Background Patellofemoral-pain is a widespread problem among recreational-runners. Often it comes to training absenteeism because of pain at the proximal edge of the patella.
Objective To examine if there is a connection between the occurrence of patellofemoral pain and the running style.
Design Retrospective case-control-study.
Setting The running analyses all took place in the same 2 D running lab. The selected analyses are of recreational and amateur runners, running at least 10km/week, who were complaining of patellofemoral pain.
Patients (or Participants) There was a pool of 1013 running-analyses in which the subjects complained of patellofemoral complaints (234 analyses), then all dates of recreational and competitive athletes (234 analyses) were first filtered out. This resulted in an analysis number of 113 analyses, which were included. All participants were examined by a sport medicine specialist and the diagnosis of patellofemoral pain syndrome were determined by X-ray and MRI imaging.
Interventions (or Assessment of Risk Factors) Primary contact with the ground, malposition of the legs, Achilles tendon angle, pelvic stability, knee inflection and lower leg swing were observed via a 2D running-analyse.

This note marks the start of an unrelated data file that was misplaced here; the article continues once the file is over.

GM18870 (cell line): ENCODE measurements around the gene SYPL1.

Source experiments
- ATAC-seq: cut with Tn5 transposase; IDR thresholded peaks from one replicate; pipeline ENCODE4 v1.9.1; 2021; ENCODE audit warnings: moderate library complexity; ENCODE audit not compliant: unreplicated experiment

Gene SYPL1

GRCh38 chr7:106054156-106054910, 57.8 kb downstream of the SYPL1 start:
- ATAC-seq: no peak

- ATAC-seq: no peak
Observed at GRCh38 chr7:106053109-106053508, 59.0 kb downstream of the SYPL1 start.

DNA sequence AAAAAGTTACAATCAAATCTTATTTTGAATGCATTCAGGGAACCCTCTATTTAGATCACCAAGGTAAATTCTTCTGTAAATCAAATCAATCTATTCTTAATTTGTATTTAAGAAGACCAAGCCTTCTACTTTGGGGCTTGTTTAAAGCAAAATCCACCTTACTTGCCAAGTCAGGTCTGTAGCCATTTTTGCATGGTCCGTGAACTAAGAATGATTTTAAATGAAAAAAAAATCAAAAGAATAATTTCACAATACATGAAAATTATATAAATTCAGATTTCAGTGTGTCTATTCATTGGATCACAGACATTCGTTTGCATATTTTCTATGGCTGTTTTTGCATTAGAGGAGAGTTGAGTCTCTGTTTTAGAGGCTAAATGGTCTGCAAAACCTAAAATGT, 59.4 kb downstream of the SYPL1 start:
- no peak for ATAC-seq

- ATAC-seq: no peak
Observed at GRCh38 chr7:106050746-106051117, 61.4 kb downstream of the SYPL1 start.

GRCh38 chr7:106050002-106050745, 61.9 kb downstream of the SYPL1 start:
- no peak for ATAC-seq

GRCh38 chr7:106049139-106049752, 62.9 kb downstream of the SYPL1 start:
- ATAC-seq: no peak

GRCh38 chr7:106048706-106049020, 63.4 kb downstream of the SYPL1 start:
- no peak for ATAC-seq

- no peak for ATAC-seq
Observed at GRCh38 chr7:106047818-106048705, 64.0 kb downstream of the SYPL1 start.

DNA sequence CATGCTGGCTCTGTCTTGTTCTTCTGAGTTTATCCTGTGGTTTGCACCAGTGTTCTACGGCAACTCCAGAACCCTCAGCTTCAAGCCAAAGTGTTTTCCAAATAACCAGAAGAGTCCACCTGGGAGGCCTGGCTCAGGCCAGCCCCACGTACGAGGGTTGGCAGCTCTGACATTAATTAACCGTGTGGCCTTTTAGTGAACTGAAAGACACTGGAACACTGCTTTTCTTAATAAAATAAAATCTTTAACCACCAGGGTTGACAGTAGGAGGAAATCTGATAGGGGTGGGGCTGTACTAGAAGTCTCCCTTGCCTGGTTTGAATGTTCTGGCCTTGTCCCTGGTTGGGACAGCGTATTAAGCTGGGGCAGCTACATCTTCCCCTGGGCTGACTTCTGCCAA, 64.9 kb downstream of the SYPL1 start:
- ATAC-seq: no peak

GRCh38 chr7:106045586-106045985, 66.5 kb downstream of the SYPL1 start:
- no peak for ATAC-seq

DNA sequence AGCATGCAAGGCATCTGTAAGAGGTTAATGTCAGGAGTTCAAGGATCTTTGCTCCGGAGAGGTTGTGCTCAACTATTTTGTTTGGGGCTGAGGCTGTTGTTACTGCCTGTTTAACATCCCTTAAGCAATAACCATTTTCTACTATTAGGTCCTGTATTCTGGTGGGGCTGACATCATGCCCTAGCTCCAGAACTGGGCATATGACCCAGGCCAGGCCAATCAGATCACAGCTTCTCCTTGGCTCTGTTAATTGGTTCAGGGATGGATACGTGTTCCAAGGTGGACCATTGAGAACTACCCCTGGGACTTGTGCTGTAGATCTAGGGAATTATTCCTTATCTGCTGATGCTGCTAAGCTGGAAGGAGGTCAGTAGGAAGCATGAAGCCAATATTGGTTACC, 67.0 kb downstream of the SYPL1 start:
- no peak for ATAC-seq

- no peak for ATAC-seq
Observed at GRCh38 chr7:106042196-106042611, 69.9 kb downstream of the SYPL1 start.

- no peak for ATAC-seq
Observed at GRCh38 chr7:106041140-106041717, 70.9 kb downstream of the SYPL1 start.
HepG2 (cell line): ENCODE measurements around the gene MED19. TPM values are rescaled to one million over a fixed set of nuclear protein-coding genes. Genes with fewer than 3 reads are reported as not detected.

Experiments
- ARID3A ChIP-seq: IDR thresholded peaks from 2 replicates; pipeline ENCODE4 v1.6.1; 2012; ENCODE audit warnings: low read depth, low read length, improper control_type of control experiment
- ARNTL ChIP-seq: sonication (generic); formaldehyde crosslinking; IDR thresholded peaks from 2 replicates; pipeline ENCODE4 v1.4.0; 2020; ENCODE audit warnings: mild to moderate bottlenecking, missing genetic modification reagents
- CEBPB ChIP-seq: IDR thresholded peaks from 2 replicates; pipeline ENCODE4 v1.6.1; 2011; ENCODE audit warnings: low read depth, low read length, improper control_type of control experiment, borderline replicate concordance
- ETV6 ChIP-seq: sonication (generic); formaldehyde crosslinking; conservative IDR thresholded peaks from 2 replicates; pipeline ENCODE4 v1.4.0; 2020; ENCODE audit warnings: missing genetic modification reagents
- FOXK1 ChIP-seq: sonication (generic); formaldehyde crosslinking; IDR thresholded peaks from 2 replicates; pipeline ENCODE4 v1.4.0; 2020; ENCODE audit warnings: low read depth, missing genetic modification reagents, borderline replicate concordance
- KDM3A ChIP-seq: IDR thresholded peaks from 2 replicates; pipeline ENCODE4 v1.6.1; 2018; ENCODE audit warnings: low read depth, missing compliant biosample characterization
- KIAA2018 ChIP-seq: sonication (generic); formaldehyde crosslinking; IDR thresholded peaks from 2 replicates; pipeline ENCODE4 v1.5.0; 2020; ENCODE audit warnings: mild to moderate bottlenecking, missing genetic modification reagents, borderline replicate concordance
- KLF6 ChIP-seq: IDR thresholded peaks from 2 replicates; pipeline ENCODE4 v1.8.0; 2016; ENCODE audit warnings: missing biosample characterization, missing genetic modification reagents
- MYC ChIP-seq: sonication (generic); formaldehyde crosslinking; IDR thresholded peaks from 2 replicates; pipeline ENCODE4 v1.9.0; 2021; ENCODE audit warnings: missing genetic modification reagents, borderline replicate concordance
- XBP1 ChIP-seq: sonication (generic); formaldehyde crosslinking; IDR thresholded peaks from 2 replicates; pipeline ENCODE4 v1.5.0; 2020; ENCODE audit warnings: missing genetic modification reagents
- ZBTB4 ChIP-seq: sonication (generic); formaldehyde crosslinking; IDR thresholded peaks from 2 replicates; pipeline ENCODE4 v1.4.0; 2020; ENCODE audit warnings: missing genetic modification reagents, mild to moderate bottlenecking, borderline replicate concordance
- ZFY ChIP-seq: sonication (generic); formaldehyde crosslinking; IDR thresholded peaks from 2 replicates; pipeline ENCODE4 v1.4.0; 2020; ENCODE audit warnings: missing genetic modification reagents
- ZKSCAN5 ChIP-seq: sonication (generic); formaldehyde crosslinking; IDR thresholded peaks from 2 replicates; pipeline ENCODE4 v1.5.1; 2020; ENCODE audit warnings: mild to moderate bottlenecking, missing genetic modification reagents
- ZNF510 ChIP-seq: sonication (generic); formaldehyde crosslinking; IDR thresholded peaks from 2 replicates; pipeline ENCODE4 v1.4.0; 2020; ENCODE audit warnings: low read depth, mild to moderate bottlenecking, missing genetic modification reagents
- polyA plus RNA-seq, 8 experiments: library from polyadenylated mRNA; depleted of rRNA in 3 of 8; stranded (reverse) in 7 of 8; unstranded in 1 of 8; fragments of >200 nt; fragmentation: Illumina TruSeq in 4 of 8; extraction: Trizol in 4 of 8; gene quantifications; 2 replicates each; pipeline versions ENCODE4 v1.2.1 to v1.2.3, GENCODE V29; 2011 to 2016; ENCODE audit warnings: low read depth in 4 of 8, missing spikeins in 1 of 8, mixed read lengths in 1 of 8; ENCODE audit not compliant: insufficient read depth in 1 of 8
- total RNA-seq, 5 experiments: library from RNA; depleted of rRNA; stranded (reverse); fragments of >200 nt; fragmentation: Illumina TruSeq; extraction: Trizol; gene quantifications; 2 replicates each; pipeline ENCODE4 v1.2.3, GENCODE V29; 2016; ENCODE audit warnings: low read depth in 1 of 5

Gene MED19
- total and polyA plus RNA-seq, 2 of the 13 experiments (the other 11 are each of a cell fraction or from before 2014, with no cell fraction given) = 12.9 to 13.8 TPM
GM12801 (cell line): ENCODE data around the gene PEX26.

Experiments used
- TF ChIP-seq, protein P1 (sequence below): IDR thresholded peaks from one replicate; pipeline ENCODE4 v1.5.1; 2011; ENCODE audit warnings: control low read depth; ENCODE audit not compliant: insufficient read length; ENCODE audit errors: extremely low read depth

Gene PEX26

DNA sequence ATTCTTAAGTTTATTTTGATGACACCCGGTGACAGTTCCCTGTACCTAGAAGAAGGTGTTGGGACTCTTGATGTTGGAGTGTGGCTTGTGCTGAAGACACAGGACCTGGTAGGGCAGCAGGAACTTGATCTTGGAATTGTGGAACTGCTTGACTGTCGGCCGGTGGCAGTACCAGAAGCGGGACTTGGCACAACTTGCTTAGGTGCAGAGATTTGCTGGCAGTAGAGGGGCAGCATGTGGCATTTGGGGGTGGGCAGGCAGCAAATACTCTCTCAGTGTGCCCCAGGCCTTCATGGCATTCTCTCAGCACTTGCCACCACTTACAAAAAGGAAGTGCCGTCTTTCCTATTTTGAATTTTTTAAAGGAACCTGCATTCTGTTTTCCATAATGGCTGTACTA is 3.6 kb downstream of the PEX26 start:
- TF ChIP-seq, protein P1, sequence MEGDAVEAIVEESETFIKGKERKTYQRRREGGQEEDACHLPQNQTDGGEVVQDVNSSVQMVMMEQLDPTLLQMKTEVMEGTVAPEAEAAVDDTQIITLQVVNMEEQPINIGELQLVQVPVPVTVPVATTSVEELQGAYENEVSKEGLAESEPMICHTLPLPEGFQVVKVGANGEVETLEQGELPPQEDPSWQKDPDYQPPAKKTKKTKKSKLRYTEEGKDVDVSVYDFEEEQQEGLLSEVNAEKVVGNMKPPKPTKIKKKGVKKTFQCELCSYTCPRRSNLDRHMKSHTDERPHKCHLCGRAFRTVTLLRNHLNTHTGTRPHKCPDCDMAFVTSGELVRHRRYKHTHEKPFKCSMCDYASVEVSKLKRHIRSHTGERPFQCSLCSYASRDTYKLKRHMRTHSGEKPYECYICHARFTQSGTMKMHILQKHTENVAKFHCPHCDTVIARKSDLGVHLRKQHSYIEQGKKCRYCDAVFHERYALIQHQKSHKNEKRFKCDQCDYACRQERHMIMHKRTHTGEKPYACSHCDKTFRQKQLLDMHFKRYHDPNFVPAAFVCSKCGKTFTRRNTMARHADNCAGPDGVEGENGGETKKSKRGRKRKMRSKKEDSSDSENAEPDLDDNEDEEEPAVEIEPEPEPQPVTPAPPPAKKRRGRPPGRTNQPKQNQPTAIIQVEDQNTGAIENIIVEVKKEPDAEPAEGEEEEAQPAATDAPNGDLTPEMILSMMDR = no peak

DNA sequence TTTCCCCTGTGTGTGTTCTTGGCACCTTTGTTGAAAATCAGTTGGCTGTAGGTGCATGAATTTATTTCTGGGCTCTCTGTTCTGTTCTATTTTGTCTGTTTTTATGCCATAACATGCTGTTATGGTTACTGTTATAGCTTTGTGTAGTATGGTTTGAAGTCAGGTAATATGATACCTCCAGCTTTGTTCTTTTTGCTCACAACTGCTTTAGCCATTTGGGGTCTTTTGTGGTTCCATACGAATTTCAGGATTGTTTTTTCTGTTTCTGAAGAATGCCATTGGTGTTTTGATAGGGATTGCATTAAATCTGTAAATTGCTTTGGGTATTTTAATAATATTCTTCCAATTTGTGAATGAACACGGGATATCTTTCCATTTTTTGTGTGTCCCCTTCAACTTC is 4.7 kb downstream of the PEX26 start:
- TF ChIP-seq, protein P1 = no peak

Main Outcome Measurements The 113 analyses were examined in terms of running technique and dynamic biomechanical misalignments. The evaluation was based on the 4-point model of Marquardt.
Results It was noteworthy that in 98.2% (n = 111) of the examined subjects, the primary contact with the ground was via the heel. In 90.9% (n = 101) of these subjects, there was also increased knee flexion in the medium support phase. This was also observed in the other two subjects without heel strike (91.1% (n = 103) increased knee flexion).
Conclusions The primary contact of the heel and also an increased knee flexion in the medium support phase can increased the risk of patellofemoral-pain occurrence.
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